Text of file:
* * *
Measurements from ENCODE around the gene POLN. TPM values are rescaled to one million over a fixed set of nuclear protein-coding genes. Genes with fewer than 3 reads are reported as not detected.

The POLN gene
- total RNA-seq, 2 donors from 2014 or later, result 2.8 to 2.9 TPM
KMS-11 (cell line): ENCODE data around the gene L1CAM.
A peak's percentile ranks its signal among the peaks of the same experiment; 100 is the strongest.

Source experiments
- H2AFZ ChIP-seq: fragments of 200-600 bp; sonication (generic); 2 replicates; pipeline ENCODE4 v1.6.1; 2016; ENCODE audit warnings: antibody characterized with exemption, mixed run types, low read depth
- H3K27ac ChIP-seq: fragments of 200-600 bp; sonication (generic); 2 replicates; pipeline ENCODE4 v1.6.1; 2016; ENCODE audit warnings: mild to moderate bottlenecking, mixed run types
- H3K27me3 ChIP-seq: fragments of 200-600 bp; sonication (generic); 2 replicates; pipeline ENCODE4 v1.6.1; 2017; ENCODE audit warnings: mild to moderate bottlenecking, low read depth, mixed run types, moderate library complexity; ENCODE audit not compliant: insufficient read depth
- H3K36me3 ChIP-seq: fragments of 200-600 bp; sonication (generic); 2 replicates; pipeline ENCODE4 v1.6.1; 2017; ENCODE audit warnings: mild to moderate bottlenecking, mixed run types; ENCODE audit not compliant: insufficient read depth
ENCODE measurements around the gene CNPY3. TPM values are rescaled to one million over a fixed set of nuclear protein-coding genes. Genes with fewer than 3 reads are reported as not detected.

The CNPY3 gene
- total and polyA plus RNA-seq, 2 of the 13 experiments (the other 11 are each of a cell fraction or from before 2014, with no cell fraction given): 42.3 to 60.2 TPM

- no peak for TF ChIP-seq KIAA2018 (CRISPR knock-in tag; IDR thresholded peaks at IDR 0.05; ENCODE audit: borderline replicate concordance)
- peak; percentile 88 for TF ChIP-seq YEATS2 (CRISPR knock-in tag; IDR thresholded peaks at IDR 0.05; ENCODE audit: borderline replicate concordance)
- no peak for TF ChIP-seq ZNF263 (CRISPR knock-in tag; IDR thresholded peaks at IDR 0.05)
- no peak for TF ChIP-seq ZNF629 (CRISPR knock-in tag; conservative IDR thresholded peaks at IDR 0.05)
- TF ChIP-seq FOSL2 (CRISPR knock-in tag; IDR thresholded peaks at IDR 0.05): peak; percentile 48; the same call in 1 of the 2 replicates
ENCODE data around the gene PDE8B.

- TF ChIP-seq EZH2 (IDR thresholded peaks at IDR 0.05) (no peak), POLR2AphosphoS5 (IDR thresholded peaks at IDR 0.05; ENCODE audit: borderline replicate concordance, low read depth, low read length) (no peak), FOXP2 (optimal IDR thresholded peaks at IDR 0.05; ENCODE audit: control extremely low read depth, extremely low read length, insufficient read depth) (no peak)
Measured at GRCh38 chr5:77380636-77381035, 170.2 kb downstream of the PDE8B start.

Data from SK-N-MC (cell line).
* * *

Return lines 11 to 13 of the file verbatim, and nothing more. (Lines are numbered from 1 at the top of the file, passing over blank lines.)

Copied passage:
ENCODE measurements around the gene CNPY3. TPM values are rescaled to one million over a fixed set of nuclear protein-coding genes. Genes with fewer than 3 reads are reported as not detected.

The CNPY3 gene
- total and polyA plus RNA-seq, 2 of the 13 experiments (the other 11 are each of a cell fraction or from before 2014, with no cell fraction given): 42.3 to 60.2 TPM